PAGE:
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Star draws the world's attention to the countdown to independence and the danger of civil war.
A couple of areas in particular were given a formal path — vaguely called “popular consultations” — to address their grievances. But in the five-and-a-half years since northern and southern leaders signed the peace deal, few of the provisions intended to reform the political process and address marginalization of minority groups have been implemented.
With the southern referendum — clearly the most potentially explosive provision of the CPA — just months away, officials and mediators are focused on ensuring that at least the minimum preparations are in place to enable the vote to occur in a credible way.
The larger reform agenda now looks like a pipedream; when international attention inevitably shifts away from Sudan after the referendum, what incentive will Khartoum have to address the grievances of communities who have long lived under the thumb of the central government? If anything, it’s within the interest of the northern ruling party to clamp down on regions on the periphery that might have been inspired by the South’s march to secession.
"The CPA was supposed to bring a new era of democracy and inclusivity to Sudan, in order to make unity attractive, but it also offered an opt-out clause for the southerners to vote for independence if this didn't happen,” said a civil society leader in the Nuba Mountains, a region in the North that fought on behalf of the southern rebels during the second civil war. “If the southerners choose to secede, it will demonstrate that the peace process has failed, and where does that leave us?"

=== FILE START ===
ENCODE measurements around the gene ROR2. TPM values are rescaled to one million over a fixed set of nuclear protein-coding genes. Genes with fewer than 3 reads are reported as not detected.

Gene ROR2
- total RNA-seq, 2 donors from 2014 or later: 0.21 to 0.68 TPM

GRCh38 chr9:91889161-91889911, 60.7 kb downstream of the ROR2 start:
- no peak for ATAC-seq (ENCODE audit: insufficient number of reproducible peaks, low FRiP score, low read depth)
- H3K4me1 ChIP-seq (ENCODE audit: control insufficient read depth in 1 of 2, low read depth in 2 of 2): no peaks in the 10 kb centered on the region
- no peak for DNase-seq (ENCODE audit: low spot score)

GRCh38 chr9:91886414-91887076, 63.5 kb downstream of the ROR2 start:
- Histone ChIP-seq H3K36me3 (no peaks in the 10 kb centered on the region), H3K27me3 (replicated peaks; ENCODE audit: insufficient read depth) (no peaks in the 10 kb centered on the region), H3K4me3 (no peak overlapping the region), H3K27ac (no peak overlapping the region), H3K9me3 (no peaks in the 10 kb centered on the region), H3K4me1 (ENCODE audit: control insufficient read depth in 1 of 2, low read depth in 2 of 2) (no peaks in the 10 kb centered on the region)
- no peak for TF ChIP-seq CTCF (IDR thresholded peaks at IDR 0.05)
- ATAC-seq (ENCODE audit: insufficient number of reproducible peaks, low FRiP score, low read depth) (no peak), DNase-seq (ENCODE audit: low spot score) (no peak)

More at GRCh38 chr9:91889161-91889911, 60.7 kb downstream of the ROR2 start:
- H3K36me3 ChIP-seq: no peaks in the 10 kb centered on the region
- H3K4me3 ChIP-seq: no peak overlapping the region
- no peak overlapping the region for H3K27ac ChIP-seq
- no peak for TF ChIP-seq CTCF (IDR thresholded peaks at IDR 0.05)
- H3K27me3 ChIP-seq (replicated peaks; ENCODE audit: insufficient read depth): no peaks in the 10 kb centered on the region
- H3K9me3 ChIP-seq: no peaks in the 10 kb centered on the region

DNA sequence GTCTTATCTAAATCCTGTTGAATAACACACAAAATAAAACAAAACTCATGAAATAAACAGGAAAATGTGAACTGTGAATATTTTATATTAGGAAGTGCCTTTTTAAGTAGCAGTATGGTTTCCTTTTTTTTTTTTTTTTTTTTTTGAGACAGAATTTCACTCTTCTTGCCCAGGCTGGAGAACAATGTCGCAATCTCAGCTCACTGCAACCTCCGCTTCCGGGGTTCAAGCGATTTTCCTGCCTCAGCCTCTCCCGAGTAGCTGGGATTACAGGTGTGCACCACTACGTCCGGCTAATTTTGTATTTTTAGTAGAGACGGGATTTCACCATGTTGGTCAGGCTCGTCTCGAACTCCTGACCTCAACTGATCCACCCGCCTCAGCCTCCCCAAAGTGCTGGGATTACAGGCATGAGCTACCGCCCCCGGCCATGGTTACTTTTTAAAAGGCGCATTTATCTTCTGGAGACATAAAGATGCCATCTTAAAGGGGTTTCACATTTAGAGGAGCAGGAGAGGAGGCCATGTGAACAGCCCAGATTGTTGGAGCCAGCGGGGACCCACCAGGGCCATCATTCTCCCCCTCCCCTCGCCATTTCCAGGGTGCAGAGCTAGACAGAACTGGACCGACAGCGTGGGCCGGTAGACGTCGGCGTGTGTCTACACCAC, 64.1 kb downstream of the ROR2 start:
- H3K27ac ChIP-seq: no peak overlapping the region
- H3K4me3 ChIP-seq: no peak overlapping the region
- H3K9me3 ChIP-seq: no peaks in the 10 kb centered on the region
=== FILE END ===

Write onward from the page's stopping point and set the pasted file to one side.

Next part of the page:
Belatedly, governments and the international media are recognizing the monumental nature of South Sudan’s referendum. But the challenges will not stop at the South’s borders. Diplomats and mediators must begin dealing now with what will likely be a highly repressive, Islamist country sharing a volatile border with the new South and nestled in the neighborhood with Eritrea and Somalia.
These are the complex, pressing issues that George Clooney has witnessed firsthand and that he will tell the world about.
Omer Ismail, originally from Darfur, is a policy advisor to the Enough Project. Laura Heaton is a Nairobi-based writer and edits Enough’s blog, Enough Said.